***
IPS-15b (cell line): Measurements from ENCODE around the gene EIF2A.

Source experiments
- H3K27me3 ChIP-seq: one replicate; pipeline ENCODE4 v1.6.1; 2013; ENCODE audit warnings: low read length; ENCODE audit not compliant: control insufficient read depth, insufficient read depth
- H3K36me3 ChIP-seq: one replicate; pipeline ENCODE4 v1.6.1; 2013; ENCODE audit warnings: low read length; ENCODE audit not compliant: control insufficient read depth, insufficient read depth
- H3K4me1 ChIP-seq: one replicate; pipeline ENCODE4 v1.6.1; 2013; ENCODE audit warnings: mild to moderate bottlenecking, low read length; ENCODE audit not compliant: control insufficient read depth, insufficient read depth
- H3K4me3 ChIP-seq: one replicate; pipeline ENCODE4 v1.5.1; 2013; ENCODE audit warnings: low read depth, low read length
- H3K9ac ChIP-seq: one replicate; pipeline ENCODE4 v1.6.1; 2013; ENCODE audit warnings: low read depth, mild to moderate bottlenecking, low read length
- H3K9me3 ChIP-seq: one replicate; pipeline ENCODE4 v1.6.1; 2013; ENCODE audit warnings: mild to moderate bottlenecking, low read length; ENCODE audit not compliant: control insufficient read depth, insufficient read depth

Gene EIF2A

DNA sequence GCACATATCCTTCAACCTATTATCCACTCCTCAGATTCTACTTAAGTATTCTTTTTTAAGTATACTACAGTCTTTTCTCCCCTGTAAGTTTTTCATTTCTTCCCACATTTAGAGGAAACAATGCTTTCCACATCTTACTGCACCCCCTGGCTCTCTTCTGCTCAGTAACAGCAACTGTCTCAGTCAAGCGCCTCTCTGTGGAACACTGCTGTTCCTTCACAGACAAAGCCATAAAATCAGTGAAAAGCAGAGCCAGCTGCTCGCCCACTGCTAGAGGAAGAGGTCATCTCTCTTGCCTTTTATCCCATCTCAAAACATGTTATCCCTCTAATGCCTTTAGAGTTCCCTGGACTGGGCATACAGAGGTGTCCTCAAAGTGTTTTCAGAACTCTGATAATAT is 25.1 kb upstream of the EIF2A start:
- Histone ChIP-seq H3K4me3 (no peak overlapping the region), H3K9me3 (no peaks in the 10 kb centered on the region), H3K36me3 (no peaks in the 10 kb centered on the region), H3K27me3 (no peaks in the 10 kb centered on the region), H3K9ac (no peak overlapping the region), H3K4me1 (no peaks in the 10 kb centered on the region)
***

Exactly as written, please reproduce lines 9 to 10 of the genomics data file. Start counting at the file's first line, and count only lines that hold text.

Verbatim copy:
Gene EIF2A

DNA sequence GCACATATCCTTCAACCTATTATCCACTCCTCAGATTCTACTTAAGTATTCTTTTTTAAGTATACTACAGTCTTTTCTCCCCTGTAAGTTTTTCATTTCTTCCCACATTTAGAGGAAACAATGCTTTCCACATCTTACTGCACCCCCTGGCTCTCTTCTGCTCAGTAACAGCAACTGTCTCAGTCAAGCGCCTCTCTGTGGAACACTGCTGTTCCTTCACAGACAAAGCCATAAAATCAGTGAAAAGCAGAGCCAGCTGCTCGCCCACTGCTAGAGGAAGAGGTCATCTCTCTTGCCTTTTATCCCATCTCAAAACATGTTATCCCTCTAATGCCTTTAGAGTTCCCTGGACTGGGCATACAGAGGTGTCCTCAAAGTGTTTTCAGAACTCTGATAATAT is 25.1 kb upstream of the EIF2A start: